Zacarias Moussaoui - the only person to be charged in the United States in connection with the 11 September attacks - has been spared the death penalty and faces life imprisonment. The BBC News website answers key questions about his case.
What charges did Moussaoui admit?
Moussaoui, a 37-year-old French citizen of Moroccan origin, pleaded guilty in April 2005 to conspiring with the 19 men who carried out the suicide hijacking attacks on New York and Washington.
He admitted six charges of conspiracy:
- To commit acts of terrorism
- To use weapons of mass destruction
- To destroy aircraft
- To commit aircraft piracy
- To murder US employees
- To destroy property
The first four charges carry the death penalty.
Moussaoui has sometimes been referred to as the "20th hijacker", after suggestions that he would have joined the other 19 men had he not been arrested three weeks earlier on immigration charges after behaving suspiciously at a flight school.
During the first phase of the trial, he said he was to have flown a plane into the White House on 11 September.
What did the first phase of the trial decide?
The jury in Alexandria, Virginia, ruled that Moussaoui was eligible to face the death penalty.
The nine men and three women decided unanimously that Moussaoui's lies to US investigators after he was arrested led directly to at least one death on 9/11.
Moussaoui had not entered into any plea agreement with prosecutors and said in court that he expected "no leniency".
Previously he had said he would fight the death penalty.
What happened in the second phase?
While the first part determined that Moussaoui's crimes were worthy of the death penalty, the second part will consider whether Moussaoui himself should be executed for them.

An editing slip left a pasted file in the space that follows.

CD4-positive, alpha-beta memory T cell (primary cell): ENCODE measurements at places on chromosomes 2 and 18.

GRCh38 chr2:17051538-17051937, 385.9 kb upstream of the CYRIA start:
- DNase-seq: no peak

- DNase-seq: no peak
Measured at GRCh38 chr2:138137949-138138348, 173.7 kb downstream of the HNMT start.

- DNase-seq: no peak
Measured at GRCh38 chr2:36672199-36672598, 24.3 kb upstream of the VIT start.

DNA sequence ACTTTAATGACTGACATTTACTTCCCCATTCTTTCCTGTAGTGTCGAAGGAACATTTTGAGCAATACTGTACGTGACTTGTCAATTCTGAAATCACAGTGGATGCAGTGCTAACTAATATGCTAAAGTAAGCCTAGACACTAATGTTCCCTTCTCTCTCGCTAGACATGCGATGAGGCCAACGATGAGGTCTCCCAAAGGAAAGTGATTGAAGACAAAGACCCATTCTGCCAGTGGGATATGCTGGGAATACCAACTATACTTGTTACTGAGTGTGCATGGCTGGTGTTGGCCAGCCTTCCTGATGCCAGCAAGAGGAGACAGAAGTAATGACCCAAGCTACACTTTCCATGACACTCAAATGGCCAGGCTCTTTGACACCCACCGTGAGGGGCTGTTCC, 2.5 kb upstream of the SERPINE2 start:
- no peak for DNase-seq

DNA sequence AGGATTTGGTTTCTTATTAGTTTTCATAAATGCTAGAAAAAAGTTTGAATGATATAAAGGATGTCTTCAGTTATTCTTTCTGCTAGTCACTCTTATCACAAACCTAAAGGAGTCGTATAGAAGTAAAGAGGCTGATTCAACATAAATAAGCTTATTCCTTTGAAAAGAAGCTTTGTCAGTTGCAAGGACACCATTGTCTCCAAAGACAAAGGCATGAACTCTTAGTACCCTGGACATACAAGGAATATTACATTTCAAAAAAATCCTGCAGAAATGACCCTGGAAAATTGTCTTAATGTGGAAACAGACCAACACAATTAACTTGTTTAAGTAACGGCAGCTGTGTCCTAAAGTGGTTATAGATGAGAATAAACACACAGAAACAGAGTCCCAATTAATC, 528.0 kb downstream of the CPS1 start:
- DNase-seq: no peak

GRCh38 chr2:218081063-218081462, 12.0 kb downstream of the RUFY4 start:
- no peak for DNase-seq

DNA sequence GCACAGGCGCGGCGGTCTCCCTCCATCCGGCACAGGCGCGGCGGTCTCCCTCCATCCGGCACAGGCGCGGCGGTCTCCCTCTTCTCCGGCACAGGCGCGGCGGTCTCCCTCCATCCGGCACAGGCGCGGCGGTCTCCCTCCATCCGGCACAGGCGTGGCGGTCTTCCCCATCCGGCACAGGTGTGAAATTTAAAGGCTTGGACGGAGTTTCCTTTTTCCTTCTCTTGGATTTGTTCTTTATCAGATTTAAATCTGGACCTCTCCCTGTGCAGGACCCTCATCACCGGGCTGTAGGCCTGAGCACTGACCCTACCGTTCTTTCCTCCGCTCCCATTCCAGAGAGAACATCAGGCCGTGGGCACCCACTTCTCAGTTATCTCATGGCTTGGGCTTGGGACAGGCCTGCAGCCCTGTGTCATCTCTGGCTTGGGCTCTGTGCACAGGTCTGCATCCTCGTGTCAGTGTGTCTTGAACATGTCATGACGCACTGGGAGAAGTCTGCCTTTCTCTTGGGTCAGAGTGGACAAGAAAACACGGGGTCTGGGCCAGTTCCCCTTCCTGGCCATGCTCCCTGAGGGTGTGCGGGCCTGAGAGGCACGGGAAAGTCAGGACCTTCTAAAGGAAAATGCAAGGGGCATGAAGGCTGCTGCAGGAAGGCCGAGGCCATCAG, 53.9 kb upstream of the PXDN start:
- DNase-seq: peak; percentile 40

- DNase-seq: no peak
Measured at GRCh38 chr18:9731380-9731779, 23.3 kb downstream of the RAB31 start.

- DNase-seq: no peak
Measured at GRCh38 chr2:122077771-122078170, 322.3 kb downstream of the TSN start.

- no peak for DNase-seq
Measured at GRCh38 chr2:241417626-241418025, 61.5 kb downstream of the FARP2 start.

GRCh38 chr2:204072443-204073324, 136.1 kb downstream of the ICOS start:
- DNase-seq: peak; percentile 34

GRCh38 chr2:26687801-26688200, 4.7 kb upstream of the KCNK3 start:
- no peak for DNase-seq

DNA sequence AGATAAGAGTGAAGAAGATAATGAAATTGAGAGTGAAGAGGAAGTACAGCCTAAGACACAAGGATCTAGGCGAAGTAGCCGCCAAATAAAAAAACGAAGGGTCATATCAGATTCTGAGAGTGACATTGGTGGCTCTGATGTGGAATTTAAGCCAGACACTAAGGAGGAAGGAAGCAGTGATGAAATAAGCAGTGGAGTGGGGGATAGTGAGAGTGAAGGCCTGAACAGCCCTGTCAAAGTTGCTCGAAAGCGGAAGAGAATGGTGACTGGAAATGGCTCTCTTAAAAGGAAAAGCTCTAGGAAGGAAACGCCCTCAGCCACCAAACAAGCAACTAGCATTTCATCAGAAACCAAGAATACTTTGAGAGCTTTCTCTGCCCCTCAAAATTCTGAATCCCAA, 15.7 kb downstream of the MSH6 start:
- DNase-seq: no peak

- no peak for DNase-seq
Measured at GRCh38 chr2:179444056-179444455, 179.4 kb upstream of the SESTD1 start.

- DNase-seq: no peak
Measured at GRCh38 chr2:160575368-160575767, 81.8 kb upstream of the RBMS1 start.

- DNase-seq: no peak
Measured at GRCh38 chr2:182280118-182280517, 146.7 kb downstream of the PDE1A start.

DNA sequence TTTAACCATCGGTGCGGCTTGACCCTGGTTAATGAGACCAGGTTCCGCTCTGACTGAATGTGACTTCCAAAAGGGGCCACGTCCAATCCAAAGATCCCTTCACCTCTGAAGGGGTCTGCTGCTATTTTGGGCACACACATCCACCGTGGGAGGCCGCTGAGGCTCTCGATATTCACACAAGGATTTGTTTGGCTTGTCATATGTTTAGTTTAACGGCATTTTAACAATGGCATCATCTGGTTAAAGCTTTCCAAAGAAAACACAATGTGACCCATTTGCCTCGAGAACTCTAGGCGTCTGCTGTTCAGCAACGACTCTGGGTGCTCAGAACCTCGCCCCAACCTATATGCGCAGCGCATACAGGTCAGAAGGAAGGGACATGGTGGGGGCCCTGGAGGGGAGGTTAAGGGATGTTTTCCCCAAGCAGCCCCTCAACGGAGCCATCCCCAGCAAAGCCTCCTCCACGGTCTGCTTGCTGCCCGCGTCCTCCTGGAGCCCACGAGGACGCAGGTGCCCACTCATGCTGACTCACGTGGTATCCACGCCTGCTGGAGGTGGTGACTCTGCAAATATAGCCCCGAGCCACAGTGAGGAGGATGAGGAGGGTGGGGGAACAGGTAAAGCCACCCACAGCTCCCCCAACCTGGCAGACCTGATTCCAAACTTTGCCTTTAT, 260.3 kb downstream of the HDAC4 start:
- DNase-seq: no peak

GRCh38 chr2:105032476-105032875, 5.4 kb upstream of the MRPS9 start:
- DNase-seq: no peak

Moussaoui's lawyers argued that he did not deserve to be executed because of his difficult upbringing and possible mental illness. They also said execution would only serve to fulfil his dream of martyrdom.
In the first phase, they argued that American security agencies were so bureaucratic they could not have acted to stop the 9/11 attacks even if Moussaoui had co-operated with them.
The second phase was heard by the same jury that heard the first part.
Was Moussaoui fit to be tried?
There were questions about Moussaoui's state of mind and his fitness to stand trial.
His behaviour in court was erratic and at times he did not appear to understand what was happening to him or the gravity of the charges against him.
He pleaded guilty to some of the charges against him in July 2002 but then changed his mind and withdrew the plea.
He accused his first court-appointed lawyers of trying to kill him and fired them but in 2003 Judge Leonie Brinkema revoked his right to defend himself after Moussaoui sent a string of angry, invective-filled letters to court officials.
After a closed meeting with Moussaoui in mid-April 2005, Judge Brinkema ruled he was mentally fit to enter a plea.
During the first phase of his sentencing trial, he offered to take the stand against himself, reportedly saying it was better to die in battle than in jail.
Why did the case drag on for so long?
Moussaoui's case was long tied up in appeals over whether he could have access to top al-Qaeda suspects to aid his defence.
These included Ramzi Binalshibh, who allegedly helped finance the 11 September attacks.
Moussaoui's request to interview detainees pitted his right to a fair trial against the US government's concerns over national security.
The dispute over witness access could also come up again at his trial.
What evidence was there against Moussaoui?
Prosecutors have said that Moussaoui's actions mirror those of the 19 hijackers behind the 11 September attacks.
He went through flight instruction, received at least $14,000 from a terror suspect and trained at an al-Qaeda camp in Afghanistan.
Moussaoui said in court he was being trained on a Boeing 747 simulator and intended to use such a plane to strike the White House.
At an earlier hearing he said he had provided a guest house for al-Qaeda members.